Ideally, I'd like to hear from some users that felt strongly about the inappropriateness of using an apparent Americanism on SE. I'm now doubting whether that is likely to happen on Meta. Is there some way I could adapt my question to make it work on Academia, instead of Academia Meta?

I would ask that if you have an approach or a coping mechanism to contribute, please put it in the form of an Answer (rather than a Comment), so that it can be up or downvoted.

I'm looking for answers that focus on positive coping mechanisms, not on finding a better way of classifying the major varieties of English spoken in different parts of the world. (That would be a different question, and one which someone else is welcome to pose!)

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    That tag should probably be fixed. I'm not sure why this would be more of an issue or barrier to understanding on ELU than any other place, like the other Stack Exchange sites, Wikipedia, etc. – sumelic Sep 8 '15 at 5:56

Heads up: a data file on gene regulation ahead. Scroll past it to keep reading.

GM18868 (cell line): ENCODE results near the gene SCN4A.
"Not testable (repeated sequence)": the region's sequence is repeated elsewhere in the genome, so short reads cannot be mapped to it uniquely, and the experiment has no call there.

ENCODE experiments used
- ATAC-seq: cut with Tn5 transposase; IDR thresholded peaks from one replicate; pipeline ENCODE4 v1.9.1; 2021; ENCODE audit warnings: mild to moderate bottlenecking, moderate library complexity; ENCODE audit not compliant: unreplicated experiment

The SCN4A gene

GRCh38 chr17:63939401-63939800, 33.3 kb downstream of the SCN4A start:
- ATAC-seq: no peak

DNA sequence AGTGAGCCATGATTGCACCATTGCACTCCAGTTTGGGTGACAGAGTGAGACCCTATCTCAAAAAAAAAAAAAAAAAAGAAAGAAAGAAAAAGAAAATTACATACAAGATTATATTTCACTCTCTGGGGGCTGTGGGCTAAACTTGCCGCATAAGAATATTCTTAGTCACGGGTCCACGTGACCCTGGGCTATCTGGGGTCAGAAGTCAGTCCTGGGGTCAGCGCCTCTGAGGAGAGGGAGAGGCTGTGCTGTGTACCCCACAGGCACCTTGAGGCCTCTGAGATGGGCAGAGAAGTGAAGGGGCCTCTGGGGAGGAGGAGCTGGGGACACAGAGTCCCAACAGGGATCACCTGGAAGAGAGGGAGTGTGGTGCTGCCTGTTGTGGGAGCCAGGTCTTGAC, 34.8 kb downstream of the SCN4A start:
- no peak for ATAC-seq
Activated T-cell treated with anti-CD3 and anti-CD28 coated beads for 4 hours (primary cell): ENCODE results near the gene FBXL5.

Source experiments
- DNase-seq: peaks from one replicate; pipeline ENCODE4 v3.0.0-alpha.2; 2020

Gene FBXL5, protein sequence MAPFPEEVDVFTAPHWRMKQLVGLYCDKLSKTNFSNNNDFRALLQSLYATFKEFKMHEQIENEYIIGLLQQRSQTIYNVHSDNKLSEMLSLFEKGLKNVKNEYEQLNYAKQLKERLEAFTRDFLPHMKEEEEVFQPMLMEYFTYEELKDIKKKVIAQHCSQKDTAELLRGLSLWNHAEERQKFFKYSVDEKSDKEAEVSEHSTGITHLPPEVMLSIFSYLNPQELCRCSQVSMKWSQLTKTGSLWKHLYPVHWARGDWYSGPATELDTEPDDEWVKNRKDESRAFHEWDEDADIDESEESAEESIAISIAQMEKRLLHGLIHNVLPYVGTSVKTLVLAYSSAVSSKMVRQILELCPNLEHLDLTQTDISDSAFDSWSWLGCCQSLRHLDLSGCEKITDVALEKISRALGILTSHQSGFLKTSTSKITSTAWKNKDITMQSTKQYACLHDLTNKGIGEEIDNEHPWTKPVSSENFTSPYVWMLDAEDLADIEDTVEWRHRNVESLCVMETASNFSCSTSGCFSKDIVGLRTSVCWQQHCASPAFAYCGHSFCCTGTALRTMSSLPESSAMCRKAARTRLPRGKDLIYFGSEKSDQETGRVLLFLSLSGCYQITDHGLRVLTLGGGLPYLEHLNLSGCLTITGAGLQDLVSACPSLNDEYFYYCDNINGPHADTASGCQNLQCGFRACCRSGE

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    "You're getting your knickers in a twist, mate" as an Englishman might say. I know Americans tend to say "bunch" instead. But did you still understand me? I could begin writing in Italian but I know that is a different language, AmEng, BrEng, AusEng etc. etc. are different dialects, not languages. Sta calmo, rilassarti (chillax!) – Mari-Lou A Sep 8 '15 at 6:52